Last Monday night, curious residents and political supporters alike poured into Red Clay Brewing Company in Opelika for the 2022 legislative reception to see what recently elected state officials had to say about their upcoming tenures in office.
Returning state House of Representatives members Debbie Wood, Bob Fincher, and Joe Lovvorn, along with returning state senator Randy Price and newly elected state senator Jay Hovey were all on hand to talk up their recent political wins and plans for the next few years.
The freshly minted politicians all indicated a desire to put their districts first, but also to do what they believed was best for Alabama as a whole. Popular topics throughout the night included education, the general fund, and a proposed state lottery.
“When I vote, I have two things I think about: Number one, how does that effect my district, and the number two, how’s it going to effect the state of Alabama? How’s it going to effect the person in Muscle Shoals, or wherever?” Price said at one point in the evening. “The pieces of legislation that we draft and that come forth, Lee County will benefit. Whether its education, general fund, whatever it may be, those are the things that we’re looking for.”
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New kid on the senatorial block, Hovey, likewise stated his belief that his district should come first in his decision making process.
“My agenda is to do right by East Alabama, to do right by Russell, Lee, and Tallapoosa Counties,” Hovey said. “My family deserves to be represented by someone that is in touch with what’s going on, that listens to the community, and has a willingness to think ethically.”
Education was a big conversation point throughout the night with all five panelists having something to say on the matter.
Lovvorn has made education one of his top priorities since assuming office in 2016. He sits on both the Education Ways and Means committee, and the subcommittee on Higher Education.
“Debbie and I are fortunate enough to serve on the Education Budget, we allocate about $9 billion a year,” Lovvorn said. “I have 13 year-old and 15 year-old children, they’re 8th and 10th grade in public school. If I don’t leave it better for them, then I’m failing at this job.”
Wood took the time to mention the new aviation building coming to Auburn Regional Airport and its impact on local technical education. She pointed to a $3 million investment Lovvorn orchestrated to bring in the aviation building.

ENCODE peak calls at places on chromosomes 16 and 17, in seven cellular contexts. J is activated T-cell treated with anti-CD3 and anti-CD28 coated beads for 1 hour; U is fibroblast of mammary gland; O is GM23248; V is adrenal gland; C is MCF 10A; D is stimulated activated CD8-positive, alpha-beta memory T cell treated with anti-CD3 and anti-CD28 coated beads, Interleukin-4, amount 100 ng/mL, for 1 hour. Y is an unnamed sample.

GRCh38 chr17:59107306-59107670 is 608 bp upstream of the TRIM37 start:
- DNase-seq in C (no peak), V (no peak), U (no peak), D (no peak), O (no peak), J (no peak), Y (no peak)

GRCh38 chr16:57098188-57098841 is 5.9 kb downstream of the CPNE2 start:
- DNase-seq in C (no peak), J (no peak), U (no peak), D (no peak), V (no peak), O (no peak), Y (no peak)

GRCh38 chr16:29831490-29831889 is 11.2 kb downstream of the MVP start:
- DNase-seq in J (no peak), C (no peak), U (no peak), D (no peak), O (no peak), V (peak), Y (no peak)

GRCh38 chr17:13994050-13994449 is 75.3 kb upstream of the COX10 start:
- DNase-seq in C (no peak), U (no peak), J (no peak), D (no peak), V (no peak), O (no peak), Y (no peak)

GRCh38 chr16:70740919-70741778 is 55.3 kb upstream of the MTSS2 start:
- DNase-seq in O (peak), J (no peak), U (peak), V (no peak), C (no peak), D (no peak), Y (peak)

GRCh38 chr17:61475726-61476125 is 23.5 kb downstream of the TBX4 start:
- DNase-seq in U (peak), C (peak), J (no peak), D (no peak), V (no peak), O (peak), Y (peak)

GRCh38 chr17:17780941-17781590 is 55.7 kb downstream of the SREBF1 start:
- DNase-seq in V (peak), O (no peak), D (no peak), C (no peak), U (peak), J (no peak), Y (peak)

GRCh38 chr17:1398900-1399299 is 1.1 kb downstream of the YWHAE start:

“We have tremendous capability to train mechanics and pilots here at home, because of where we’re located” she said. “We had all of this ability, but we needed a training facility.”
Hovey said once he was elected, his one big ask from senate leadership was that they let him sit on the Alabama Education Trust Fund.
“From my role on the city council I saw what it [Auburn University] did as the largest employer for Lee County and one of the largest economic drivers for East Alabama,” he said. “There are so many other aspects to an education budget and what it means to a community.”
While Price also acknowledged the need for education, he said one of his big concerns was the general fund.
“When you look at the amount of money that we have allocated tax wise that actually goes into education, and then you look at the amount of money that goes into the general fund, that’s where we are lacking,” Price said. “We’ve got to make sure over the next four years that we address the issues, to make sure that we keep our troopers on the roads and to take care of our roads. Those are the kinds of things that we got to make sure happens.”
Representative Fincher mentioned the lottery as a possible way to improve both education funding and the general fund here in the state.
“I would like to see us get a lottery in this state right now,” Fincher said. “And I would like to see that money shared between education and the general fund. I honestly think living where we do, we can see our money flowing over into Georgia by the fistfuls, and we are not a rich state that can afford to support education in Georgia.”
Price likewise wanted to use the lottery to help with improving the traffic issues on Alabama’s interstate system.
“We don’t need to pass an education lottery in the state of Alabama,” Price said. “I’m not saying there is anything wrong putting part of that money into education. But when the gaming thing comes up, and the people of Alabama, if you ever have a chance to vote on it, that money needs to be allocated, some of it, back into the general fund. Because if we do not do that, we will never have I-65 six-laned, we will never have I-85 six-laned.”